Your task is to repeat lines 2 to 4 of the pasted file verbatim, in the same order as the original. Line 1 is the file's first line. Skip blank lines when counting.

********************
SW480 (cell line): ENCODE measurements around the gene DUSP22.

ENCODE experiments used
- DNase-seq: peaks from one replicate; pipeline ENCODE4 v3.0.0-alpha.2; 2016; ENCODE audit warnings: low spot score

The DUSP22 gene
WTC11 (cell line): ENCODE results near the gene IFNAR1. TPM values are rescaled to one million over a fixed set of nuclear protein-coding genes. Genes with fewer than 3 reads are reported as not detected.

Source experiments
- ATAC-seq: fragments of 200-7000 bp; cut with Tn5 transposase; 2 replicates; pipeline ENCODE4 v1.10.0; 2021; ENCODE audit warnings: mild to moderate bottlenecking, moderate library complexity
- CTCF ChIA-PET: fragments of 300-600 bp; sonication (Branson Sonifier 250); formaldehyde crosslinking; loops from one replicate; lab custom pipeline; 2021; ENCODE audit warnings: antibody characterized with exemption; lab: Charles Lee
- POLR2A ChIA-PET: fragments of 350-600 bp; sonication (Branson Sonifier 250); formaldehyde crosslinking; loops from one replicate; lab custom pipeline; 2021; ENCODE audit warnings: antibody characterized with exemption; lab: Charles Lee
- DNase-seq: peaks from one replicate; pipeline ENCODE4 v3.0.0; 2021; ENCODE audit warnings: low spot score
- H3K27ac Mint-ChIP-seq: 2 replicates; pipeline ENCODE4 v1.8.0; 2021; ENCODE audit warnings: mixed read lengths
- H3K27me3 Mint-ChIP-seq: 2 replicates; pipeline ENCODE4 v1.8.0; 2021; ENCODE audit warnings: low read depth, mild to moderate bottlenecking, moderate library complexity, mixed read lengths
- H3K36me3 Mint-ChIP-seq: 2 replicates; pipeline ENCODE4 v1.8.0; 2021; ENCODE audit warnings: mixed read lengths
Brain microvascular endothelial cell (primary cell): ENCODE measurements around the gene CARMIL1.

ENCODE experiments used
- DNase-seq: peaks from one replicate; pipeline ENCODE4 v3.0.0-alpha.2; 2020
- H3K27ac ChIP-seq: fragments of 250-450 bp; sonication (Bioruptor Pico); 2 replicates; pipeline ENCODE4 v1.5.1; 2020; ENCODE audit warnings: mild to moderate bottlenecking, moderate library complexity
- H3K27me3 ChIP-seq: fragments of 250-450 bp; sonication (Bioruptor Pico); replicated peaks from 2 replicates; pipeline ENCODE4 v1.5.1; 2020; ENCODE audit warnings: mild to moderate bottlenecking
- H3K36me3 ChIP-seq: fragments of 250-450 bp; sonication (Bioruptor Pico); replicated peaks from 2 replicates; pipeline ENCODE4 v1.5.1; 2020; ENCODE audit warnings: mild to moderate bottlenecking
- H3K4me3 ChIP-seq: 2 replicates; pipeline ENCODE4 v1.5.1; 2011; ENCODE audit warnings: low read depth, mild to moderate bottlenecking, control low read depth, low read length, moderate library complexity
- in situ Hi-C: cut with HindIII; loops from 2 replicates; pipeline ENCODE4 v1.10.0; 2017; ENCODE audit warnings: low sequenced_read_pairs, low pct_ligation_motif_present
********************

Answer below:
ENCODE experiments used
- DNase-seq: peaks from one replicate; pipeline ENCODE4 v3.0.0-alpha.2; 2016; ENCODE audit warnings: low spot score

The DUSP22 gene